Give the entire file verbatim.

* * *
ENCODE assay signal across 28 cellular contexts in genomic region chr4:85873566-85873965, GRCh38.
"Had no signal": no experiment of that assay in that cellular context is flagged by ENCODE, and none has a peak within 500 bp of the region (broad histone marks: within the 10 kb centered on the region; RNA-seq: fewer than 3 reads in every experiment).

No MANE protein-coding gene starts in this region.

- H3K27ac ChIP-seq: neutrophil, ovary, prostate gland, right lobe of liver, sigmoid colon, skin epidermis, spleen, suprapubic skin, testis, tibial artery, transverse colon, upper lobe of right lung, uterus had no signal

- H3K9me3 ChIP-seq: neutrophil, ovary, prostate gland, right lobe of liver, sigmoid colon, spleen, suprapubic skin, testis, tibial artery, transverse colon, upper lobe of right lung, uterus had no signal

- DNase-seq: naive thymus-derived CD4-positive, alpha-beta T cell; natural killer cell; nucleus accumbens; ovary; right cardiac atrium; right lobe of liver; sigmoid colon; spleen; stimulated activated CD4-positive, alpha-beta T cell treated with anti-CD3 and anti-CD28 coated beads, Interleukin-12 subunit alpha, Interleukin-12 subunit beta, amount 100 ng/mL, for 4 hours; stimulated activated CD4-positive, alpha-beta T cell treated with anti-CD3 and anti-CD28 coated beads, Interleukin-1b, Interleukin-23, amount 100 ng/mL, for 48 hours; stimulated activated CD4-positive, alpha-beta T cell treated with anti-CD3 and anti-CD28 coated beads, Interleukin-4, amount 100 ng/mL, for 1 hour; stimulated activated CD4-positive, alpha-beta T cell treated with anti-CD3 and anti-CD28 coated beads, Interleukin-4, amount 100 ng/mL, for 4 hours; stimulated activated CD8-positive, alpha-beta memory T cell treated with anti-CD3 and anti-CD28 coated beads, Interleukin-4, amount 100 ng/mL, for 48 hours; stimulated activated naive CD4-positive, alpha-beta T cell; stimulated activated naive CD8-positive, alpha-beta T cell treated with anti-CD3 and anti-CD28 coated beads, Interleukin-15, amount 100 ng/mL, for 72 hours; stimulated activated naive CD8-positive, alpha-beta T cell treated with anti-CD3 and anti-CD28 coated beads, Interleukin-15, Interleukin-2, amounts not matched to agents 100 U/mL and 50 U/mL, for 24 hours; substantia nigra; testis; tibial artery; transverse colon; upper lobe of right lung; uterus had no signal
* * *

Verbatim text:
ENCODE assay signal across 28 cellular contexts in genomic region chr4:85873566-85873965, GRCh38.
"Had no signal": no experiment of that assay in that cellular context is flagged by ENCODE, and none has a peak within 500 bp of the region (broad histone marks: within the 10 kb centered on the region; RNA-seq: fewer than 3 reads in every experiment).

No MANE protein-coding gene starts in this region.

- H3K27ac ChIP-seq: neutrophil, ovary, prostate gland, right lobe of liver, sigmoid colon, skin epidermis, spleen, suprapubic skin, testis, tibial artery, transverse colon, upper lobe of right lung, uterus had no signal

- H3K9me3 ChIP-seq: neutrophil, ovary, prostate gland, right lobe of liver, sigmoid colon, spleen, suprapubic skin, testis, tibial artery, transverse colon, upper lobe of right lung, uterus had no signal

- DNase-seq: naive thymus-derived CD4-positive, alpha-beta T cell; natural killer cell; nucleus accumbens; ovary; right cardiac atrium; right lobe of liver; sigmoid colon; spleen; stimulated activated CD4-positive, alpha-beta T cell treated with anti-CD3 and anti-CD28 coated beads, Interleukin-12 subunit alpha, Interleukin-12 subunit beta, amount 100 ng/mL, for 4 hours; stimulated activated CD4-positive, alpha-beta T cell treated with anti-CD3 and anti-CD28 coated beads, Interleukin-1b, Interleukin-23, amount 100 ng/mL, for 48 hours; stimulated activated CD4-positive, alpha-beta T cell treated with anti-CD3 and anti-CD28 coated beads, Interleukin-4, amount 100 ng/mL, for 1 hour; stimulated activated CD4-positive, alpha-beta T cell treated with anti-CD3 and anti-CD28 coated beads, Interleukin-4, amount 100 ng/mL, for 4 hours; stimulated activated CD8-positive, alpha-beta memory T cell treated with anti-CD3 and anti-CD28 coated beads, Interleukin-4, amount 100 ng/mL, for 48 hours; stimulated activated naive CD4-positive, alpha-beta T cell; stimulated activated naive CD8-positive, alpha-beta T cell treated with anti-CD3 and anti-CD28 coated beads, Interleukin-15, amount 100 ng/mL, for 72 hours; stimulated activated naive CD8-positive, alpha-beta T cell treated with anti-CD3 and anti-CD28 coated beads, Interleukin-15, Interleukin-2, amounts not matched to agents 100 U/mL and 50 U/mL, for 24 hours; substantia nigra; testis; tibial artery; transverse colon; upper lobe of right lung; uterus had no signal